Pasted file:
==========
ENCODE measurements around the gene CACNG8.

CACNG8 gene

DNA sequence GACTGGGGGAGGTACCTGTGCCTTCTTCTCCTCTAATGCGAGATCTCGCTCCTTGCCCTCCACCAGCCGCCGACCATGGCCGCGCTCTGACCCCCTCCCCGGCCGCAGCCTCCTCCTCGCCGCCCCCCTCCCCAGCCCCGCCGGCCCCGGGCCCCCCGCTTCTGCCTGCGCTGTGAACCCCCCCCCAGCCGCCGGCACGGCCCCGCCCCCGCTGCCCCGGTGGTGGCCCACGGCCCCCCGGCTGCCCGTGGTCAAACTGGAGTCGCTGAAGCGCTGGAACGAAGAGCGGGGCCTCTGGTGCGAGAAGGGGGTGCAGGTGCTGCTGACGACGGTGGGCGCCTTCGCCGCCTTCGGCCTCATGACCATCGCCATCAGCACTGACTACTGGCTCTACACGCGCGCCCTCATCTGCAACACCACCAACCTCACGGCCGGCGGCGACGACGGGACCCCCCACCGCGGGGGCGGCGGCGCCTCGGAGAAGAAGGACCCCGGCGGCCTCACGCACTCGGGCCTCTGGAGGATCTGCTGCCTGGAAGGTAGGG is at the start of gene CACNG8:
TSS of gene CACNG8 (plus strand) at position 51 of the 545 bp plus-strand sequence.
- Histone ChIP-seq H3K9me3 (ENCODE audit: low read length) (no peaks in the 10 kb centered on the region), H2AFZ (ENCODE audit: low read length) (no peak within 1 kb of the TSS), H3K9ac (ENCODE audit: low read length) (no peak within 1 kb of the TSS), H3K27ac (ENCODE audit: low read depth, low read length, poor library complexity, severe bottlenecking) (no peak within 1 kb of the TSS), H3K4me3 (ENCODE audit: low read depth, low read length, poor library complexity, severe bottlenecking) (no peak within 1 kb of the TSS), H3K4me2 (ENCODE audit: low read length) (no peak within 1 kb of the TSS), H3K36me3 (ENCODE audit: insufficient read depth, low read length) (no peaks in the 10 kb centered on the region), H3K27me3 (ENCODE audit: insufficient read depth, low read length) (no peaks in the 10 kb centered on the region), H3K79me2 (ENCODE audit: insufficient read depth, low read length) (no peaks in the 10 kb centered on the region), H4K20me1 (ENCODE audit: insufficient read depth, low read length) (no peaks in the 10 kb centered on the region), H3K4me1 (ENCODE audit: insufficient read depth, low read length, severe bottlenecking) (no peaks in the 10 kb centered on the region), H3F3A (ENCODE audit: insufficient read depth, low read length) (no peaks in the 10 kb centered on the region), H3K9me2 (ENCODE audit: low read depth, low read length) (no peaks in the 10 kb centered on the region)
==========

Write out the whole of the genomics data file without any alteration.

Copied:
ENCODE measurements around the gene CACNG8.

CACNG8 gene

DNA sequence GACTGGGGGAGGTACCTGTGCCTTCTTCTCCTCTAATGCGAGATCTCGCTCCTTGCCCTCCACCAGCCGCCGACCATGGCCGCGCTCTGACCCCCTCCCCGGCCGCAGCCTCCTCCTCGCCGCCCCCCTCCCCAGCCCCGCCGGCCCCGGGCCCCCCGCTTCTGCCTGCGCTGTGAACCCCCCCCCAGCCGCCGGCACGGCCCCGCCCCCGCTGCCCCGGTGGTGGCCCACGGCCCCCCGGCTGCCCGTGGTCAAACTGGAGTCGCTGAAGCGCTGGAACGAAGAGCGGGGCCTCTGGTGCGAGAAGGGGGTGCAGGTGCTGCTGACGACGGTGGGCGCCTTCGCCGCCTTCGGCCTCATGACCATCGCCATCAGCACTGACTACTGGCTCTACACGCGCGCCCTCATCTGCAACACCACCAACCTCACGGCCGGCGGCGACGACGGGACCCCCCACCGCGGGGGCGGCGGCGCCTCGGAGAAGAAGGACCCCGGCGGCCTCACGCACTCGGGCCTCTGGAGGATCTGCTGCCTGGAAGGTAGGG is at the start of gene CACNG8:
TSS of gene CACNG8 (plus strand) at position 51 of the 545 bp plus-strand sequence.
- Histone ChIP-seq H3K9me3 (ENCODE audit: low read length) (no peaks in the 10 kb centered on the region), H2AFZ (ENCODE audit: low read length) (no peak within 1 kb of the TSS), H3K9ac (ENCODE audit: low read length) (no peak within 1 kb of the TSS), H3K27ac (ENCODE audit: low read depth, low read length, poor library complexity, severe bottlenecking) (no peak within 1 kb of the TSS), H3K4me3 (ENCODE audit: low read depth, low read length, poor library complexity, severe bottlenecking) (no peak within 1 kb of the TSS), H3K4me2 (ENCODE audit: low read length) (no peak within 1 kb of the TSS), H3K36me3 (ENCODE audit: insufficient read depth, low read length) (no peaks in the 10 kb centered on the region), H3K27me3 (ENCODE audit: insufficient read depth, low read length) (no peaks in the 10 kb centered on the region), H3K79me2 (ENCODE audit: insufficient read depth, low read length) (no peaks in the 10 kb centered on the region), H4K20me1 (ENCODE audit: insufficient read depth, low read length) (no peaks in the 10 kb centered on the region), H3K4me1 (ENCODE audit: insufficient read depth, low read length, severe bottlenecking) (no peaks in the 10 kb centered on the region), H3F3A (ENCODE audit: insufficient read depth, low read length) (no peaks in the 10 kb centered on the region), H3K9me2 (ENCODE audit: low read depth, low read length) (no peaks in the 10 kb centered on the region)